“The global importance of WTI will increase significantly, commensurate with this expanding physical growth and distribution,” Bob Levin, CME (CME) Group’s managing director for energy, research and product development, said in an e-mailed statement. “WTI will reflect the relevant fundamentals, which are transparently provided on a weekly basis by the U.S. government.”
Prices for Brent crude have advanced 3.5 percent this year on ICE, buoyed by the loss of supplies resulting from the European Union’s embargo against Iran and concern that tension in the Middle East will trigger a wider output disruption. WTI has retreated 11 percent. Brent for January settlement slid 19 cents, or 0.2 percent, to $111.19 a barrel at 1:37 p.m. today on the ICE exchange in London while WTI dropped 44 cents to $87.84 on the Nymex.
An unprecedented flow of North Sea crude was shipped to South Korea in the first half of this year after the EU signed a free-trade accord in July 2011 with the Asian nation, further supporting the European marker.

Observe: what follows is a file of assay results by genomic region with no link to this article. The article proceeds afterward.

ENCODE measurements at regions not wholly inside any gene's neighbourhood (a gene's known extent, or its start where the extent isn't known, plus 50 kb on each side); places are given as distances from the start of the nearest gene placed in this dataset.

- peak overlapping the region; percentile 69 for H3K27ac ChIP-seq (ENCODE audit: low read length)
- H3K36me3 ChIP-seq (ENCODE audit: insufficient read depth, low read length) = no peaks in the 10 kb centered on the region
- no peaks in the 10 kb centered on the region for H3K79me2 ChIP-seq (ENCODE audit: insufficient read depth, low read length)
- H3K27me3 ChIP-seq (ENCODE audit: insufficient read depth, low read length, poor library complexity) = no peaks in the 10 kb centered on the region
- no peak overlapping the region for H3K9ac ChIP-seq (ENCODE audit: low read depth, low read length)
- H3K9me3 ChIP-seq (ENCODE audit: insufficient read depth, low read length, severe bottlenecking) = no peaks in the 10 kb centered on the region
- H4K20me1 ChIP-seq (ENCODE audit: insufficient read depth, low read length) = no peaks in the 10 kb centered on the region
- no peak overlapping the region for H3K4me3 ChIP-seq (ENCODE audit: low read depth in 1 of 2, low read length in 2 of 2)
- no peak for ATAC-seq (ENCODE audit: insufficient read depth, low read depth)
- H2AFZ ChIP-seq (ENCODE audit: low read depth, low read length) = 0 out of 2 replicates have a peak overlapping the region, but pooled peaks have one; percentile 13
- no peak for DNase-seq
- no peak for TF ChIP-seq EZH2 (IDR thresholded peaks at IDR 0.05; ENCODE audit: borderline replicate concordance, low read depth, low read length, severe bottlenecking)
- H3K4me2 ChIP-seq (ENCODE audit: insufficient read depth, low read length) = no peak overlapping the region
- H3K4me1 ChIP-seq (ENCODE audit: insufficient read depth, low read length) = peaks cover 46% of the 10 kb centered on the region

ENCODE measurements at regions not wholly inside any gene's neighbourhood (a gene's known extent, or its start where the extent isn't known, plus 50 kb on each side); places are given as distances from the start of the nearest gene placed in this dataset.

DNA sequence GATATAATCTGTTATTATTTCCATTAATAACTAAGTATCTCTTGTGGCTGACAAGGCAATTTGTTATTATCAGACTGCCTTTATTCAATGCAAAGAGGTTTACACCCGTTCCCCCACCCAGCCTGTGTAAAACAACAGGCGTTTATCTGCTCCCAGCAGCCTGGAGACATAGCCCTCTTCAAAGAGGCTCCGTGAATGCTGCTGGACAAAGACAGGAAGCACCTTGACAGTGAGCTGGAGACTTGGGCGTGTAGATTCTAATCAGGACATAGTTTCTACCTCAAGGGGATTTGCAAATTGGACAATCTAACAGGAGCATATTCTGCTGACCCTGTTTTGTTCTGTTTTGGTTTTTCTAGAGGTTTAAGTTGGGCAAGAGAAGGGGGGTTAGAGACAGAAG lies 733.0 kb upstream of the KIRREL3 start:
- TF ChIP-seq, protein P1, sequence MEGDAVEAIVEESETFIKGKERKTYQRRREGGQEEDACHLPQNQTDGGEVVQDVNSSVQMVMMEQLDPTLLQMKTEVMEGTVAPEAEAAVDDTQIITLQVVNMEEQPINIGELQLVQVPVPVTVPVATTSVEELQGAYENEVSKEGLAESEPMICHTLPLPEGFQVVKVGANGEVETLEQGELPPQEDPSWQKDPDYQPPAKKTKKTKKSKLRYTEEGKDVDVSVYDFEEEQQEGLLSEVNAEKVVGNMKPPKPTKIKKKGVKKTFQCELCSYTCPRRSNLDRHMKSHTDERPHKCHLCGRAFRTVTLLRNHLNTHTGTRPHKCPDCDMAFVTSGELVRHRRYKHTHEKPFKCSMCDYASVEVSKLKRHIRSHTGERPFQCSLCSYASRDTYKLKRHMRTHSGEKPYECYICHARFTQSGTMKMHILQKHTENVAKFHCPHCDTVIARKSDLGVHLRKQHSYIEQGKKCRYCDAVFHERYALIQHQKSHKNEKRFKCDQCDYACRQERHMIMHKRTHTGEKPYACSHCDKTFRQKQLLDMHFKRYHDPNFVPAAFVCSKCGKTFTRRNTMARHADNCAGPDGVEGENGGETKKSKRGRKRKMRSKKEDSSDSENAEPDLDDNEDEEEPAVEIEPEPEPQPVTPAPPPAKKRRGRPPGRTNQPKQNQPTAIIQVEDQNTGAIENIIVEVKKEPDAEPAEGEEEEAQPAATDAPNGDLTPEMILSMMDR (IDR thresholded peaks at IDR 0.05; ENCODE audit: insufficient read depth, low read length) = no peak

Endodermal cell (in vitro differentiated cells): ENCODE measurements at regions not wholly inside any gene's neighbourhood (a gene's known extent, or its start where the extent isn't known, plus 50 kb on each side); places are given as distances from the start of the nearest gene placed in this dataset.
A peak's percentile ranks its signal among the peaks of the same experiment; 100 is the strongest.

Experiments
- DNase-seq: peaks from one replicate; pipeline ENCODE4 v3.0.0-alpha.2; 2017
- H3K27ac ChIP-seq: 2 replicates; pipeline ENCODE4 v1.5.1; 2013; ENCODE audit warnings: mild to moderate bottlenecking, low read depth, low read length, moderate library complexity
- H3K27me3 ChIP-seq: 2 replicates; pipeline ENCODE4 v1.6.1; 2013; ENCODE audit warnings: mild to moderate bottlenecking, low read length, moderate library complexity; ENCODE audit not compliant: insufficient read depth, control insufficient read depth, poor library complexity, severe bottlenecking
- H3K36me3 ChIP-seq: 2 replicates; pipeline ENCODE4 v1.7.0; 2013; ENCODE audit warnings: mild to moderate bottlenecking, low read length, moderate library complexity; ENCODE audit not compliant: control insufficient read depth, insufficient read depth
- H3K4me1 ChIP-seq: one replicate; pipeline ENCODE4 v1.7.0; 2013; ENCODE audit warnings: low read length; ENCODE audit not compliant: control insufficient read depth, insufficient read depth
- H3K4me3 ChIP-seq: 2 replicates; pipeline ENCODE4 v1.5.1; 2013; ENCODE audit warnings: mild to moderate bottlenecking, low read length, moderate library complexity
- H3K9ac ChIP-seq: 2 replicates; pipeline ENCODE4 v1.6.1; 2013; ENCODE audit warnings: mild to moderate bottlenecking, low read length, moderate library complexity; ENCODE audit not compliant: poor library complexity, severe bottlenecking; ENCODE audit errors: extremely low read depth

Brent has averaged $111.91 a barrel this year, and WTI $94.78, putting the North Sea marker closer to the average price of a basket of crudes sold by the Organization of Petroleum Exporting Countries, at $109.74.
‘Shift Into Brent’
“As there’s more shift into Brent at the expense of WTI, we see the index players will increase their position and their trading on Brent relative to WTI,” said Itay Simkin, chief executive officer of Krom River Trading AG in Baar, Switzerland, which has a commodities hedge fund managing about $730 million. “We definitely trade more Brent and its products than before.”
The U.S. crude contract was inaugurated in 1983 on the Nymex, which is now part of CME. Brent derivatives followed five years later on the International Petroleum Exchange, which was later acquired by ICE.
While the price of WTI will probably appreciate relative to Brent over the next 12 months, the contract itself has lost its relevance as a marker for global oil markets, Pimco’s Sharenow said by phone Nov. 20.
“When we talk about asset allocation, when we talk about the overall impact of oil on inflation, and all these sort of things, we’ve been talking about Brent as the price of oil,” Sharenow said.
To contact the reporter on this story: Grant Smith in London at firstname.lastname@example.org
To contact the editor responsible for this story: Stephen Voss on email@example.com